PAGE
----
3. Build relationships with other bloggers. My experience of traditional local press is they quite often pick up stories and rarely credit the source. They often have that mindset of pretending other news sources don’t exist. Whereas if I am following up on a story which I have seen on a blog, news site or Twitter, I will certainly link to it which gives a nice feeling of engaging with people and becoming more like part of a conversation.

Adam Westbrook,

Buy the book

Last but not least, Adam Westbrook, another of the young bright minds that I have met recently. Adam recently wrote a book dedicated “to help all hyperlocal bloggers big or small, young or old, get the news that matters to their community” (you can get it here, and it’s worth the price).

1. Innovate & experiment. Although many newspapers might think differently, they (like all large companies) are terrible at innovation. It requires creativity, a chance of failure and a risk of losing money, all three of which are discouraged in a busy newsroom. And these are valid concerns. Small hyperlocals – sometimes only one person – are the antidote to this. They can afford to risk failure as they build their brand, especially if it becomes part of the brand itself. They are able to experiment with lower costs than the mainstream media. So my message to hyperlocals is: take advantage of this! Discard your first idea for covering a story and try to reinvent the wheel just a little every time you publish.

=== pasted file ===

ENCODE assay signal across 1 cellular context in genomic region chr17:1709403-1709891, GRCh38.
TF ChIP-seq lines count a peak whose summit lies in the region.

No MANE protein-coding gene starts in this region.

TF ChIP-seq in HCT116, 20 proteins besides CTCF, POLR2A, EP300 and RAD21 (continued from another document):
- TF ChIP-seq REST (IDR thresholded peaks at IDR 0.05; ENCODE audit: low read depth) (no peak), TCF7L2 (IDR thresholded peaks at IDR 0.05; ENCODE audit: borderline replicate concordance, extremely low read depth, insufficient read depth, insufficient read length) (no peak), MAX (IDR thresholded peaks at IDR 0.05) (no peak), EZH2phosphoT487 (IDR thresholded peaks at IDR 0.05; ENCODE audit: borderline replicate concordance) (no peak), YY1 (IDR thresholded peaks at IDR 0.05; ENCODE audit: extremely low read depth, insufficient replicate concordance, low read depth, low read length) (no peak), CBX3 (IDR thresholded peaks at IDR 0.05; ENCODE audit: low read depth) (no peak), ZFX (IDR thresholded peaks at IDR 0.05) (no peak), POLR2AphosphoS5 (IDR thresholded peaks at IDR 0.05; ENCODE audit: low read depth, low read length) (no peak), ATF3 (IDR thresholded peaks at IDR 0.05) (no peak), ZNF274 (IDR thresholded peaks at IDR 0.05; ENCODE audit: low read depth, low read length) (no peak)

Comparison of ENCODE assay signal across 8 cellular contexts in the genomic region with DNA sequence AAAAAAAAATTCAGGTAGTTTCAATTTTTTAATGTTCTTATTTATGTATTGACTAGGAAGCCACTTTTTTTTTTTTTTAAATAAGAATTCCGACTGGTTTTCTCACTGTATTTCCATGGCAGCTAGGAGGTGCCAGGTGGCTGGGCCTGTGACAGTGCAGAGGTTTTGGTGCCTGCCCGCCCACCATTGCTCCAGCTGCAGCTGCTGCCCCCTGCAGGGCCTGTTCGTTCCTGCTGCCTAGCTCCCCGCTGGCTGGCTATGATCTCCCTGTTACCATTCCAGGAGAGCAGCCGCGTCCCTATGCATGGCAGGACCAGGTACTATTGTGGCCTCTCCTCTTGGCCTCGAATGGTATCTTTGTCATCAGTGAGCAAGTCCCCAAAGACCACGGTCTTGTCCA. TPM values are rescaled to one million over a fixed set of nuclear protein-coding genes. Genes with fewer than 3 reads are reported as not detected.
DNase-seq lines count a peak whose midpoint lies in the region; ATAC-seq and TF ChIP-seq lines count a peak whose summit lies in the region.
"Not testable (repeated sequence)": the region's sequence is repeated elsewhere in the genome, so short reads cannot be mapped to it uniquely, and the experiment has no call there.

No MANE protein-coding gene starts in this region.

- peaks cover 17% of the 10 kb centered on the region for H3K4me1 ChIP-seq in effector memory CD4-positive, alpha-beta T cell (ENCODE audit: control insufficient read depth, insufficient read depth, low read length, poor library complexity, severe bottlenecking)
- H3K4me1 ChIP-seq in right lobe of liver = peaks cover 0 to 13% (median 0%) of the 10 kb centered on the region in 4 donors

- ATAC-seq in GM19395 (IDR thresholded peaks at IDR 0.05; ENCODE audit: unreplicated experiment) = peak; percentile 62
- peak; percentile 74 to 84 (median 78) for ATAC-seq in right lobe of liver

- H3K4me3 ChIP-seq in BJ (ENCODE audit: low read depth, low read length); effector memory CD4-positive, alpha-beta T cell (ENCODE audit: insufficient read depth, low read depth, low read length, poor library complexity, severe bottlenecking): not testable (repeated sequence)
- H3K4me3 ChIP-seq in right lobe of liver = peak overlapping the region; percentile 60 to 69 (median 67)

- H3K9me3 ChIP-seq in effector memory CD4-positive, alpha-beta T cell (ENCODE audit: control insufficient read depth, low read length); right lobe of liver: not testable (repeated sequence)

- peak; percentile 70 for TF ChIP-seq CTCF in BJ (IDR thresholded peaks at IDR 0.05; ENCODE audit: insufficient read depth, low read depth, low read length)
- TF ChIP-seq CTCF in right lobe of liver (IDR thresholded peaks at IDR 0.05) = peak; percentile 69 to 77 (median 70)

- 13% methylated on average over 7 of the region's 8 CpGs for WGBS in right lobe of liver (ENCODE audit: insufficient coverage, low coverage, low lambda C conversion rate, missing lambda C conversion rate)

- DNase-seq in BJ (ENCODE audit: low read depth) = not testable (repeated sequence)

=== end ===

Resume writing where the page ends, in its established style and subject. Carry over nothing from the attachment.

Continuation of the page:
2. React quickly to new technology. On a similar note, the mainstream media struggles to pick up new technology quickly. We’ve all seen how long it took them to bring in blogs, podcasts and introduce social media. Many haven’t even managed that yet. So how quickly will they react when the next big thing comes along? Almost certainly at a snails pace again. Hyperlocals websites on the other hand should put themselves on the frontline and try new software, new plugins and even new kit. Be the ones showing everyone else how it can be done.